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The Population Biology of Chamaelirium Luteum, A Dioecious Member of the Lily Family: Life History Studies

Thomas R. Meagher and Janis Antonovics
Ecology
Vol. 63, No. 6 (Dec., 1982), pp. 1690-1700
DOI: 10.2307/1940111
Stable URL: http://www.jstor.org/stable/1940111
Page Count: 11
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The Population Biology of Chamaelirium Luteum, A Dioecious Member of the Lily Family: Life History Studies
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Abstract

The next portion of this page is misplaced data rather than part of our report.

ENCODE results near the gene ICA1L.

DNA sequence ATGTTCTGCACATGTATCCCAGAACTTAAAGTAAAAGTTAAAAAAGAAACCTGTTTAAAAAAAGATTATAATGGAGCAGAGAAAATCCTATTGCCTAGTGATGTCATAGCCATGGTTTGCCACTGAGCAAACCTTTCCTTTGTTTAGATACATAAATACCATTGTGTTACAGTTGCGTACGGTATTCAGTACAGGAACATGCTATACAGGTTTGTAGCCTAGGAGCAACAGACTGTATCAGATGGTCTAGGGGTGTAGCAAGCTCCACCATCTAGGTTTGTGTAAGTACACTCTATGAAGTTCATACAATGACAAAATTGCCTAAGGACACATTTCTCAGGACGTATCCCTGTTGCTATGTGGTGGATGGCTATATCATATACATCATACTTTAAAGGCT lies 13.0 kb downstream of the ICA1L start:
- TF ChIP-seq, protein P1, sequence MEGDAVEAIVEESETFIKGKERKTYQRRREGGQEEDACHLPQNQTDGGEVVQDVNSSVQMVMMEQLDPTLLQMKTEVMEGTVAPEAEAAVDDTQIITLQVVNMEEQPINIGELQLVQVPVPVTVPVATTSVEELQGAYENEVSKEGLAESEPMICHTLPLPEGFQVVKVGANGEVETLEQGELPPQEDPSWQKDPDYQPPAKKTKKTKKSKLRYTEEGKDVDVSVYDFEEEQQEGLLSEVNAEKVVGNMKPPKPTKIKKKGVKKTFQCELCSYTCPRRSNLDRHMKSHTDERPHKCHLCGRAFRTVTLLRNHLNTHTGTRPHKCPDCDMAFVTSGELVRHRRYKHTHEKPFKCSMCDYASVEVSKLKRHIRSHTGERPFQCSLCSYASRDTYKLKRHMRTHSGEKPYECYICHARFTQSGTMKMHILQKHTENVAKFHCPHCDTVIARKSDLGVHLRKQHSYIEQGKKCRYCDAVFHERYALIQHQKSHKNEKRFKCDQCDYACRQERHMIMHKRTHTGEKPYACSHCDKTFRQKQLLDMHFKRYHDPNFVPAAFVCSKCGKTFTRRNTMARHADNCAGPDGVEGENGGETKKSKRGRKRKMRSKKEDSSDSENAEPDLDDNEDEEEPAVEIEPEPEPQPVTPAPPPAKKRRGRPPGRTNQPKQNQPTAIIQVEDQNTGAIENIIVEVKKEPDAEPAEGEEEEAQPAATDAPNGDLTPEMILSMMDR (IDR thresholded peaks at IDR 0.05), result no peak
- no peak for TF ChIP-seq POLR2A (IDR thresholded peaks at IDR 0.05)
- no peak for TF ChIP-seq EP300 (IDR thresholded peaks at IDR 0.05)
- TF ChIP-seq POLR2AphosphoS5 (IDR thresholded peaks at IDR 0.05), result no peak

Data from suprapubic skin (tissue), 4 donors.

An investigation of the demographic characteristics and consequences of sexual dimorphism was undertaken with the long-lived dioecious forest floor herb, Chamaelirium luteum (L.) Gray. Following seven consecutive years of censusing, individuals within populations were assigned to one of three sex classes: males, females, and individuals of unknown sex (i.e., plants not observed to flower during the study). Individuals of unknown sex showed different characteristics than both males and females, and it is believed that these plants represent a juvenile class. The three sex classes differed in overall size: females were the largest, followed by males and then by putative juveniles. The putative juvenile class had the highest mortality rate, followed by females and then by males. Females produced larger inflorescences and flowered less often over a span of years than males. Age-specific and size-specific life history traits were also investigated. The populations were found to be structured according to age: seedlings 1-3 yr old had a much higher mortality rate than established adult plants. Furthermore, there was an interaction between sex and age in that males were found to have a younger age at first reproduction than females. The populations were also found to be structured according to plant size; changes in size from year to year, inflorescence size and flowering schedules in males and females, and mortality rates among juveniles were all correlated with plant size. The observed sexual dimorphism in life history traits between males and females indicates that there are differential @?costs@? associated with reproduction of the two sexes. The direct effects of flowering on plant size transitions were found to differ for the two sexes; flowering in a particular year resulted in a reduction in size in the following year for both sexes, but the reduction was greater for females. The potential impact of specialization of sex function on life history evolution within a plant species appears quite dramatic based on the findings of this study.

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